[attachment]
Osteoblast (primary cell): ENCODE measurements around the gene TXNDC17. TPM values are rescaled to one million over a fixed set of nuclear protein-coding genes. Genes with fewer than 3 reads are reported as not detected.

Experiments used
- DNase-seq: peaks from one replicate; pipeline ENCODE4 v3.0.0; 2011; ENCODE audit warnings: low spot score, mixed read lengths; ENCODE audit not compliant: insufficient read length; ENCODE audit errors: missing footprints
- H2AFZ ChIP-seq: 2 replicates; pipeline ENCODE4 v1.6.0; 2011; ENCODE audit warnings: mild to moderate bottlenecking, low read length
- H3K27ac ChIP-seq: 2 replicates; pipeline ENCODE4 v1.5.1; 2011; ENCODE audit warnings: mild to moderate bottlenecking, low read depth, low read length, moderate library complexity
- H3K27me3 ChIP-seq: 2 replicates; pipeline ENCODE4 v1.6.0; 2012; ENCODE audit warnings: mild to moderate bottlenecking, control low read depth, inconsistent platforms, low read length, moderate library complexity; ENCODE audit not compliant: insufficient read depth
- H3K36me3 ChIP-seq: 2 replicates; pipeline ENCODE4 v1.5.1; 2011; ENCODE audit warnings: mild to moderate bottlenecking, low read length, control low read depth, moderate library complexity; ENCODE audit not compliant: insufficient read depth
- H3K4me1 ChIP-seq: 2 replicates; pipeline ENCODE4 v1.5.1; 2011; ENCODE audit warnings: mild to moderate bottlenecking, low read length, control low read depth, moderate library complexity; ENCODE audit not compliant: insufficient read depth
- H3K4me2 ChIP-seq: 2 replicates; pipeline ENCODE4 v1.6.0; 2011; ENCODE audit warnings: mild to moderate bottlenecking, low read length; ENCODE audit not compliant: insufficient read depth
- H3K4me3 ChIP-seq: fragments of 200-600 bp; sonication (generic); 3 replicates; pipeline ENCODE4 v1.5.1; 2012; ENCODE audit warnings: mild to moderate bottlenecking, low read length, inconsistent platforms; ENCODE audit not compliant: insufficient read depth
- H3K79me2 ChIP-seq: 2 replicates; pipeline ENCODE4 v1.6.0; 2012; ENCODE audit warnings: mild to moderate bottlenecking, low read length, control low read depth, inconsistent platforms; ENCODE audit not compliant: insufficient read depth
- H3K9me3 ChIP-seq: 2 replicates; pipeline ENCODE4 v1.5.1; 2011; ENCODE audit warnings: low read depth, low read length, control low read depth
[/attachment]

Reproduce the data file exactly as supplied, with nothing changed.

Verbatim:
Osteoblast (primary cell): ENCODE measurements around the gene TXNDC17. TPM values are rescaled to one million over a fixed set of nuclear protein-coding genes. Genes with fewer than 3 reads are reported as not detected.

Experiments used
- DNase-seq: peaks from one replicate; pipeline ENCODE4 v3.0.0; 2011; ENCODE audit warnings: low spot score, mixed read lengths; ENCODE audit not compliant: insufficient read length; ENCODE audit errors: missing footprints
- H2AFZ ChIP-seq: 2 replicates; pipeline ENCODE4 v1.6.0; 2011; ENCODE audit warnings: mild to moderate bottlenecking, low read length
- H3K27ac ChIP-seq: 2 replicates; pipeline ENCODE4 v1.5.1; 2011; ENCODE audit warnings: mild to moderate bottlenecking, low read depth, low read length, moderate library complexity
- H3K27me3 ChIP-seq: 2 replicates; pipeline ENCODE4 v1.6.0; 2012; ENCODE audit warnings: mild to moderate bottlenecking, control low read depth, inconsistent platforms, low read length, moderate library complexity; ENCODE audit not compliant: insufficient read depth
- H3K36me3 ChIP-seq: 2 replicates; pipeline ENCODE4 v1.5.1; 2011; ENCODE audit warnings: mild to moderate bottlenecking, low read length, control low read depth, moderate library complexity; ENCODE audit not compliant: insufficient read depth
- H3K4me1 ChIP-seq: 2 replicates; pipeline ENCODE4 v1.5.1; 2011; ENCODE audit warnings: mild to moderate bottlenecking, low read length, control low read depth, moderate library complexity; ENCODE audit not compliant: insufficient read depth
- H3K4me2 ChIP-seq: 2 replicates; pipeline ENCODE4 v1.6.0; 2011; ENCODE audit warnings: mild to moderate bottlenecking, low read length; ENCODE audit not compliant: insufficient read depth
- H3K4me3 ChIP-seq: fragments of 200-600 bp; sonication (generic); 3 replicates; pipeline ENCODE4 v1.5.1; 2012; ENCODE audit warnings: mild to moderate bottlenecking, low read length, inconsistent platforms; ENCODE audit not compliant: insufficient read depth
- H3K79me2 ChIP-seq: 2 replicates; pipeline ENCODE4 v1.6.0; 2012; ENCODE audit warnings: mild to moderate bottlenecking, low read length, control low read depth, inconsistent platforms; ENCODE audit not compliant: insufficient read depth
- H3K9me3 ChIP-seq: 2 replicates; pipeline ENCODE4 v1.5.1; 2011; ENCODE audit warnings: low read depth, low read length, control low read depth